Given the importance the issue of rectification has on Nozick’s entitlement theory one is bound to wonder why Nozick does not make this issue more central to ASU. Nozick now adds a very important qualification to his argument for the minimal state. To his original declaration that ‘taxation is on a moral par with forced labour’ we must add: if and only if no considerations of injustice could apply to justify such taxation. The minimal state is only justified provided all past injustices have been rectified. What society can claim to have satisfied such a requirement? Once we extend the issue to a global context the issue of rectification becomes even more complicated. Which of the developed countries can truthfully claim that they acquired their current level of prosperity from just transfers and just initial acquisitions?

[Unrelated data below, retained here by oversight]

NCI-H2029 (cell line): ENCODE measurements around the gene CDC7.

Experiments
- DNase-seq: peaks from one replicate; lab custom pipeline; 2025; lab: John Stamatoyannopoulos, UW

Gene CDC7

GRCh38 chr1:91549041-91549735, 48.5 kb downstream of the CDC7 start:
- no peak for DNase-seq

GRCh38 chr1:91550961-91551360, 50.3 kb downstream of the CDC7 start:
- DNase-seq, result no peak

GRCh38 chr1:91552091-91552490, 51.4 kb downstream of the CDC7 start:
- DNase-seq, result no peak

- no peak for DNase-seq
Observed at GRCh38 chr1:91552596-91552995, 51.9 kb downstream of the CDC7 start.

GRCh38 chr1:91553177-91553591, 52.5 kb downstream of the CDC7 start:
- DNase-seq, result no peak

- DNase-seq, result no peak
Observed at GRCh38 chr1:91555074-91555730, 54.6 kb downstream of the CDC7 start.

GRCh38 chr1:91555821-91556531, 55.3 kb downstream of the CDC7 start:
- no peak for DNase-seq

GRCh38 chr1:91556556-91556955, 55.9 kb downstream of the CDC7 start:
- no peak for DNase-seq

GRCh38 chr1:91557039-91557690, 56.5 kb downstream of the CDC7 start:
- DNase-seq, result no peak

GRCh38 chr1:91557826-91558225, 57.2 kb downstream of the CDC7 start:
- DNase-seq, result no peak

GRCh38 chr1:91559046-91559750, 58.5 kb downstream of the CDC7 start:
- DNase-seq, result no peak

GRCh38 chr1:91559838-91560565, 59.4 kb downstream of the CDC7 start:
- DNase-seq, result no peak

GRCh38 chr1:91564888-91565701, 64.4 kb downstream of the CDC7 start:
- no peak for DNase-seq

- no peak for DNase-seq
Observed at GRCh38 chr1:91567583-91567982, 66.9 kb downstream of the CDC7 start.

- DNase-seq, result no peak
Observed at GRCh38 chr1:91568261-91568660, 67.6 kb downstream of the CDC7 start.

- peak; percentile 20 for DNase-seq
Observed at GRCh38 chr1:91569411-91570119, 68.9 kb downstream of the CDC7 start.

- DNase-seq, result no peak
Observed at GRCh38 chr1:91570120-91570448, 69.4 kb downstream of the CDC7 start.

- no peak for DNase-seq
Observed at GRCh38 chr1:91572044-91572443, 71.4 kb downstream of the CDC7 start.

Nozick’s entitlement theory of justice is a good example of why it is a mistake to start with the question “What is the just society?”. Libertarians take the idealized story of the Lockean appropriation of initial property and apply its prescriptions to the real world without acknowledging the realities of how property was acquired.